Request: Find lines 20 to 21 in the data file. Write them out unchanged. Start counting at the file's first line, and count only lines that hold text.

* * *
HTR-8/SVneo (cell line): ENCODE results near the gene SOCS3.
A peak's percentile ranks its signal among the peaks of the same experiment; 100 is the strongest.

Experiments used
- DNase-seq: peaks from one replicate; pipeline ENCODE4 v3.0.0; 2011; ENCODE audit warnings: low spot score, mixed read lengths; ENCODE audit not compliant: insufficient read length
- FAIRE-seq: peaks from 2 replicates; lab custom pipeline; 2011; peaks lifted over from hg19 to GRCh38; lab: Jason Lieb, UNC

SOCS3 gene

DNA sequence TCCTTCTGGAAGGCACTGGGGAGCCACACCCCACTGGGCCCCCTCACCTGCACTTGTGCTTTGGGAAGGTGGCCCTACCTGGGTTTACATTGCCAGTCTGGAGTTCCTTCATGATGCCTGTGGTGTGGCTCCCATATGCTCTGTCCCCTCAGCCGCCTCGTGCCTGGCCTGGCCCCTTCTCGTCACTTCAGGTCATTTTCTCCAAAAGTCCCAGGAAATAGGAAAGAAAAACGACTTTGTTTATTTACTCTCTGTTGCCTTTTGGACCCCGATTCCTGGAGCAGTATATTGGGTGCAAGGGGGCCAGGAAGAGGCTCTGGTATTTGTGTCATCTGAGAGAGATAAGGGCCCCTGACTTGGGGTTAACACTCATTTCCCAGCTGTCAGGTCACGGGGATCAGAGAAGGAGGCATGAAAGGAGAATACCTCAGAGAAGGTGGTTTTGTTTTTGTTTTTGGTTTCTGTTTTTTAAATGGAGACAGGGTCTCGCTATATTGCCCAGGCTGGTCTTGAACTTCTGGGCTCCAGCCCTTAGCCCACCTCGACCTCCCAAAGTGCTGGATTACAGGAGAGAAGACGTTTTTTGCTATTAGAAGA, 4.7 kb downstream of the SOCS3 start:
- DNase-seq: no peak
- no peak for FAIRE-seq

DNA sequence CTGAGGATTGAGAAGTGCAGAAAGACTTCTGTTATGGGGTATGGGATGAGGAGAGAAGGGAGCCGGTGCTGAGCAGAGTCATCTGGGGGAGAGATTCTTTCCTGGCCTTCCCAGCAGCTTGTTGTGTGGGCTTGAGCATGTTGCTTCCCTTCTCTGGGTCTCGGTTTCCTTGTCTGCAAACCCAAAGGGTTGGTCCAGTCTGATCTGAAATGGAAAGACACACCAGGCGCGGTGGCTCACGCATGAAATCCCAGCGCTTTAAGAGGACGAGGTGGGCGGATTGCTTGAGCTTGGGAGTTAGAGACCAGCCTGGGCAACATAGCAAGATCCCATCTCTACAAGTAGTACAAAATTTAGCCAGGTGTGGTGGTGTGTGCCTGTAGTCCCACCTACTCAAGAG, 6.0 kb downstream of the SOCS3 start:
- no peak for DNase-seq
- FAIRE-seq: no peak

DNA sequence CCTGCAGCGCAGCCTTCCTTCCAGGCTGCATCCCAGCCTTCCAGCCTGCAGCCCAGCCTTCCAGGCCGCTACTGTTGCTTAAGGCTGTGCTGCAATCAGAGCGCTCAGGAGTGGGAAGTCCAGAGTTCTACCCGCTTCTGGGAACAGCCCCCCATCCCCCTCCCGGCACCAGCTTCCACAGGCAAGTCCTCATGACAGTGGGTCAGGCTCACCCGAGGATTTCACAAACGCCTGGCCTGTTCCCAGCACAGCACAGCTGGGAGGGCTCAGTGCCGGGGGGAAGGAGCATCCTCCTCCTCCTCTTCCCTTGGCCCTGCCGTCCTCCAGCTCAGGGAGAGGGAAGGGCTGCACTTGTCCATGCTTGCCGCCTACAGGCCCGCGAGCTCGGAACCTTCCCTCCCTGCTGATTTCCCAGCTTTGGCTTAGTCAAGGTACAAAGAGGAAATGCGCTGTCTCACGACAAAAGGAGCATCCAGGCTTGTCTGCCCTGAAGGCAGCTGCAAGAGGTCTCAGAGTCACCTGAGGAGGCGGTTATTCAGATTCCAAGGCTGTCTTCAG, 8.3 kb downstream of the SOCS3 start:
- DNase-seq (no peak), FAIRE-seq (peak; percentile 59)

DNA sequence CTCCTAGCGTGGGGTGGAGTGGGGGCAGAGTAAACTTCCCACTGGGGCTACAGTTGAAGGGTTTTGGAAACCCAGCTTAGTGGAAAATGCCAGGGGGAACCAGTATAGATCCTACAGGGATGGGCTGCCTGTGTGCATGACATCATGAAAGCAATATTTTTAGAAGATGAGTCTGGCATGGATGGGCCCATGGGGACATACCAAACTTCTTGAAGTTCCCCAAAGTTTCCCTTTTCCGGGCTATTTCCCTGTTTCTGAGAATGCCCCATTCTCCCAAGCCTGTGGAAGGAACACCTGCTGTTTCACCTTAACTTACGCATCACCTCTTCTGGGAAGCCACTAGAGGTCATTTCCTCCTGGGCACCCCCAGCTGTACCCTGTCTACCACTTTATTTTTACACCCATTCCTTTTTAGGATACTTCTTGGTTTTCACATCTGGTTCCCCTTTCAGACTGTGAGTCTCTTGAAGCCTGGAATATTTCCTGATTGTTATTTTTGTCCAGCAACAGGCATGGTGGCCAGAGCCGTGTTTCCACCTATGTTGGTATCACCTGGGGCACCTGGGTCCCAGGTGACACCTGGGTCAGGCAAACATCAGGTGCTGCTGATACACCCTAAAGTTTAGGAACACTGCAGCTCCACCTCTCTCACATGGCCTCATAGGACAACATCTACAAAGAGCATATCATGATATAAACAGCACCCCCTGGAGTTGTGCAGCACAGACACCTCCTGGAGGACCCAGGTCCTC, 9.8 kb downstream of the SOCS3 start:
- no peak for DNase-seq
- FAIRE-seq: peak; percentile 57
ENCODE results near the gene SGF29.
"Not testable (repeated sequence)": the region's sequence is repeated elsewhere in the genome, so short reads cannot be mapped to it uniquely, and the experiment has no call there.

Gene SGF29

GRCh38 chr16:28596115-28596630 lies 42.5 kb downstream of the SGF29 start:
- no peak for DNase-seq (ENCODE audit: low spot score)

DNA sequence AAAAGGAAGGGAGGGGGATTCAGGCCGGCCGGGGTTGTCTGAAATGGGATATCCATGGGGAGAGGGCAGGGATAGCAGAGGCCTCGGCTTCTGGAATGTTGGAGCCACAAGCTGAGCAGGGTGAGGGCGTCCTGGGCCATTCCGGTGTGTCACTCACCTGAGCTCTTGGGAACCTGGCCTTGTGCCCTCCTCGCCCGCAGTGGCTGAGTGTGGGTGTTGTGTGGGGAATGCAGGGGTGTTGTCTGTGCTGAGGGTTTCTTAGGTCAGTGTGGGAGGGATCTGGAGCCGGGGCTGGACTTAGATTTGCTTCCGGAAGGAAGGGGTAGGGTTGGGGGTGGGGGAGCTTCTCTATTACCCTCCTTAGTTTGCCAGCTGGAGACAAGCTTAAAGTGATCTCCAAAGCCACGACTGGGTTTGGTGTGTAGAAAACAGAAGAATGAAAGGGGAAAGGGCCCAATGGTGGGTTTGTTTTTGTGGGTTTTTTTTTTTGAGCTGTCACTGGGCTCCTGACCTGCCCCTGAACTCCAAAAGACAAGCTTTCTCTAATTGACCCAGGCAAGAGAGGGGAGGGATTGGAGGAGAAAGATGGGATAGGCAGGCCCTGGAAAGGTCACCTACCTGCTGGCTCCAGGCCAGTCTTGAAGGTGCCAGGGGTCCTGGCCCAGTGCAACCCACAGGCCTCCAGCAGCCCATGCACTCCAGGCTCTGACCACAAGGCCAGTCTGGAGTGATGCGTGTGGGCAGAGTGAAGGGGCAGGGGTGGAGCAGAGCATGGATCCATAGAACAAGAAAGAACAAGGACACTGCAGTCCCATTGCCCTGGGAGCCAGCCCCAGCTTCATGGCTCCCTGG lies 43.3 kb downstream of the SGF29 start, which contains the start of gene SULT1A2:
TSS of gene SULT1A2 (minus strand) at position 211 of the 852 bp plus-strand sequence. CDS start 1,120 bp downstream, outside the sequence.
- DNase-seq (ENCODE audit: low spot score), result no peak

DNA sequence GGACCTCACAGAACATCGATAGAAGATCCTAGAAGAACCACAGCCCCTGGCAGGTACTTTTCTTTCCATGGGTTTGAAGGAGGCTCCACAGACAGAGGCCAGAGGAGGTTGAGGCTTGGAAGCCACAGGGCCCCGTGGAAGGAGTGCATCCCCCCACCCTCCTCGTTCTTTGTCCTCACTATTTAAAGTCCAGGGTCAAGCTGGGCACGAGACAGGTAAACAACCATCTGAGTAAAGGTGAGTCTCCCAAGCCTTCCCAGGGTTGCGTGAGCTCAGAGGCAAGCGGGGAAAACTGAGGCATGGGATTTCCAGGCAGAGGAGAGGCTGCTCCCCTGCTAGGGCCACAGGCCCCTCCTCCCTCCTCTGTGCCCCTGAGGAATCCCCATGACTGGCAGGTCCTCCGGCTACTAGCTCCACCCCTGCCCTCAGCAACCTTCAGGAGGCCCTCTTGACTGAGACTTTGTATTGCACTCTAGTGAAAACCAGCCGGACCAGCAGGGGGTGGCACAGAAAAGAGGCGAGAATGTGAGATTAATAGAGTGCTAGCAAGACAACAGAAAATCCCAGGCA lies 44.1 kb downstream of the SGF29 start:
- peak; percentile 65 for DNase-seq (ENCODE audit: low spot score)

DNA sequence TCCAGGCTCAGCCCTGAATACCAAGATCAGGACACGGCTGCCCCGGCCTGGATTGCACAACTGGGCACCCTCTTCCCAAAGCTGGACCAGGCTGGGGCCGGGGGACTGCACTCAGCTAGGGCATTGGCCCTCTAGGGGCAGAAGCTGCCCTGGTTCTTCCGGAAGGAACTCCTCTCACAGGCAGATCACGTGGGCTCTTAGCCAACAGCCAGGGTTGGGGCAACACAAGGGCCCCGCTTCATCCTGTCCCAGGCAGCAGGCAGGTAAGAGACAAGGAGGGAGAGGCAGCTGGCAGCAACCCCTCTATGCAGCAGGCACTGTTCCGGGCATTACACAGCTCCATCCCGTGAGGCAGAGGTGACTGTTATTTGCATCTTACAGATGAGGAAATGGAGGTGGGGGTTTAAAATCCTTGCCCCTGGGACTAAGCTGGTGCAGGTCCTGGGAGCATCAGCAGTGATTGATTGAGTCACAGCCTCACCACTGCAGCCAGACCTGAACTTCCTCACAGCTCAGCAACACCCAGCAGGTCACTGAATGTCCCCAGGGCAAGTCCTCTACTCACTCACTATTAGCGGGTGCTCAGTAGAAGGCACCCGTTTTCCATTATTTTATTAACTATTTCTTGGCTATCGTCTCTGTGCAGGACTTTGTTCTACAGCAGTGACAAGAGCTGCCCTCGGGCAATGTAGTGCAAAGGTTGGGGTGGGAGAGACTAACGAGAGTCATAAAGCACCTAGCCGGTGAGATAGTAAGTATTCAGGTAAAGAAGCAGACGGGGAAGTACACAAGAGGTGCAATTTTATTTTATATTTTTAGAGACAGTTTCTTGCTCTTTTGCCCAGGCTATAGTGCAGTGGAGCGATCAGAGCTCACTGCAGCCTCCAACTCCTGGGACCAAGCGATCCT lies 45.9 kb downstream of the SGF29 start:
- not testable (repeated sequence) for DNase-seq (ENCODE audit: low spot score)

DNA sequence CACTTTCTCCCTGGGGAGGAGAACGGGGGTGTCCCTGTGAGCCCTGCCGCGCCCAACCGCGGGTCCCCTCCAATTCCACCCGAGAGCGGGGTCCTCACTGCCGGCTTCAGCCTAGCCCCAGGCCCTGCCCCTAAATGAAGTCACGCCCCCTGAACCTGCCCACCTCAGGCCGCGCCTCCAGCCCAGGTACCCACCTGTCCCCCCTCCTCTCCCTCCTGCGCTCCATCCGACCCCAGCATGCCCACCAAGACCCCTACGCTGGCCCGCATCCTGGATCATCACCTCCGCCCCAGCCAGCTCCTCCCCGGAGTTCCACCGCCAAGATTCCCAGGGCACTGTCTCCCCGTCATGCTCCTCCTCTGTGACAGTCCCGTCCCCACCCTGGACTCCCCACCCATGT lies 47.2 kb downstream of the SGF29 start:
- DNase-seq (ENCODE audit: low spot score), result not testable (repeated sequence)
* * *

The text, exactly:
Gene SGF29

GRCh38 chr16:28596115-28596630 lies 42.5 kb downstream of the SGF29 start: